Are the abortion clinics in West Virginia dangerous places that need to be under special scrutiny and slammed with a bunch of regulations that don’t apply to any other clinics performing similar medical interventions? West Virginia Attorney General Patrick Morrissey thinks so and has been on a crusade to make that happen. One piece of evidence that Morrissey has been using to demonstrate the supposedly dangerous conditions in West Virginia abortion clinics is a letter from Dr. Bryan Calhoun, the vice chair of the West Virginia University Department of Obstetrics and Gynecology. Calhoun wrote a very concerning letter to the attorney general about what he sees in his practice at Charleston Area Medical Center Women and Children’s Hospital. The Charleston Gazette reported on the letter last summer:
“We commonly (I personally probably at least weekly) see patients at Women and Children’s Hospital in our emergency room or our ultrasound center with complications from abortions at these centers in Charleston: so much for ‘safe and legal,’” Calhoun wrote to Morrissey. “These patients are told to come to our hospital because the abortion clinic providers do not have hospital privileges to care for their patients, so we must treat them as emergency ‘drop-ins.’”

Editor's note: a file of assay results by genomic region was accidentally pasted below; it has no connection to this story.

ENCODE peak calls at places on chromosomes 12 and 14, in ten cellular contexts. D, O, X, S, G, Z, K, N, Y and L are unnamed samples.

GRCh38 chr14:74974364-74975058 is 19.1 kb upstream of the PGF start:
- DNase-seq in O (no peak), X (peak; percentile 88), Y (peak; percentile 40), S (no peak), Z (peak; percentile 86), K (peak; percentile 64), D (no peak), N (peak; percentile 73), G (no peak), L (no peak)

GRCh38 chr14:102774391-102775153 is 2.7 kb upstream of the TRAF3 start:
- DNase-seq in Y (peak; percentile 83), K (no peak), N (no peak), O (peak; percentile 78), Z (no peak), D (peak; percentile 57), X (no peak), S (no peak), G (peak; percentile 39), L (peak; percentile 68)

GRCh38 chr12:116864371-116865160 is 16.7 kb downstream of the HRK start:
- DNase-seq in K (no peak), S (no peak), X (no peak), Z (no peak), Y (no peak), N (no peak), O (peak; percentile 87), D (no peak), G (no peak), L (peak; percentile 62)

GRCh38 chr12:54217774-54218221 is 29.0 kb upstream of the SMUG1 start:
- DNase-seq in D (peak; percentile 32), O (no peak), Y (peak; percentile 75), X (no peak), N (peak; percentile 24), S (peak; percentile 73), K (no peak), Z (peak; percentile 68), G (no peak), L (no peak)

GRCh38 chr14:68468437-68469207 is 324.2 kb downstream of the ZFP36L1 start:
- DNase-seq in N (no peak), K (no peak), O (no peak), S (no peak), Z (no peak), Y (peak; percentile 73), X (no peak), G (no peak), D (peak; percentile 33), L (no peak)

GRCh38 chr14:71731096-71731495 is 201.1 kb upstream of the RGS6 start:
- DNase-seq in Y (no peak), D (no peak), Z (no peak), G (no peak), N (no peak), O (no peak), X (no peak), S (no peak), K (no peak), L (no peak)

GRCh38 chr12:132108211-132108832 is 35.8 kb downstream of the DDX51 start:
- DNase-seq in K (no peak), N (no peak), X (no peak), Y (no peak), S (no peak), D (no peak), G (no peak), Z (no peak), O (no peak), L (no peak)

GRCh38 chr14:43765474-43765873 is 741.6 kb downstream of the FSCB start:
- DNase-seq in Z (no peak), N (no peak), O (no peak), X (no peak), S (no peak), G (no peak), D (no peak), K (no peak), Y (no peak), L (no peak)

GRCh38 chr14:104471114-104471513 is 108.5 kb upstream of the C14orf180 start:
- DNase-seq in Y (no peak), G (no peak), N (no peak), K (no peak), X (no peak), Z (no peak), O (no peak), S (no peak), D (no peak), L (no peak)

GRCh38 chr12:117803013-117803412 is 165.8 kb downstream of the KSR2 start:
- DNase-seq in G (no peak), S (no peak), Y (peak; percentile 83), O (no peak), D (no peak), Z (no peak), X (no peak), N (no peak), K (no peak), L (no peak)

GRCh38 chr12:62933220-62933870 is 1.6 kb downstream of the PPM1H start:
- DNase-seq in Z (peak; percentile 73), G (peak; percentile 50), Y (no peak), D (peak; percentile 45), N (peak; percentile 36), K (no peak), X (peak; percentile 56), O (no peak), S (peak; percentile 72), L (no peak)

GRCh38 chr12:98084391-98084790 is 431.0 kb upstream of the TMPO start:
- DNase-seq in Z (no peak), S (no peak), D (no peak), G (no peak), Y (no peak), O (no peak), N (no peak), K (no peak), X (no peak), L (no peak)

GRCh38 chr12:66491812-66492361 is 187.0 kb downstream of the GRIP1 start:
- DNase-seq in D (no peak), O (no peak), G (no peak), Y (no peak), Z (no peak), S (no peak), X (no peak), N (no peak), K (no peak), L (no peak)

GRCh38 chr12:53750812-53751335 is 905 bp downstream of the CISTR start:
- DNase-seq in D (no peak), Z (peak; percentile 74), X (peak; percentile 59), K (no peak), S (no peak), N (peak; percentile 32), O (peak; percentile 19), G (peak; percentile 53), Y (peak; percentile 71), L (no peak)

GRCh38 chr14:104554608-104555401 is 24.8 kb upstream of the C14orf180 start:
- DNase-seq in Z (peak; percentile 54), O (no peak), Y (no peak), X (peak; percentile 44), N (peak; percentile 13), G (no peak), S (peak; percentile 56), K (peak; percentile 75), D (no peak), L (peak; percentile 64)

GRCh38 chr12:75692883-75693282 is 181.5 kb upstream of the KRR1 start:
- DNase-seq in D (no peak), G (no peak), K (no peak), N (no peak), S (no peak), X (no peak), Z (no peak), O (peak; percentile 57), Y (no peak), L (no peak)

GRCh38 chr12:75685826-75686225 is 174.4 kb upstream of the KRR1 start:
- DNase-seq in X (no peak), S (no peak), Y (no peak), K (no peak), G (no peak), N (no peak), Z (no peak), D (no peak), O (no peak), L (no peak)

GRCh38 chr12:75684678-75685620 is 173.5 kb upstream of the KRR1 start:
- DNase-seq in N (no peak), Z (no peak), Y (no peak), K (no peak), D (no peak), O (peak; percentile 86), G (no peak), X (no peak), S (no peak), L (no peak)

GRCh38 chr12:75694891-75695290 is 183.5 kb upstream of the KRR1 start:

Calhoun, who also works for the anti-choice National Institute of Family and Life Advocates, seems to be angling for West Virginia to require hospital admitting privileges for abortion providers, a common strategy anti-choice lawmakers use to shut down abortion clinics. Pro-choicers argue that the privileges are unnecessary and unobtainable. Hospitals often refuse to give doctors admitting privileges, and hospital complications arising from abortion are so rare, they say. Calhoun’s letter, however, suggested otherwise.
Well, it looks like Calhoun made it all up. Friday, RH Reality Check reported that S. Andrew Weber, the vice president and administrator of the Charleston Area Medical Center Women and Children’s Hospital, is directly contradicting Calhoun’s claim that there are weekly incidents of botched abortions at their hospital. Instead, Weber writes, there were only five abortion patients in all of 2012 admitted to the hospital and only two who were admitted for abortion complications. (The others appear to be cases of molar or ectopic pregnancies, which have to be aborted no matter what.) In addition, RH Reality Check discovered that despite his supposed stream of abortion-injured patients, Calhoun never once reported any incidents to the West Virginia Board of Medicine.
Interestingly, the image Calhoun invoked is a familiar one: It recalls the testimony of doctors who saw often gruesome abortion injuries in the years before Roe v. Wade, often because desperate women tried to abort their own pregnancies. There’s an ugly irony at work here, with anti-choicers co-opting these incidents to shut down the very clinics that help prevent these kinds of injuries from happening in the first place. State delegate Nancy Peoples Guthrie has requested that the state medical board investigate Calhoun, and under the circumstance, that appears to be the only responsible course of action.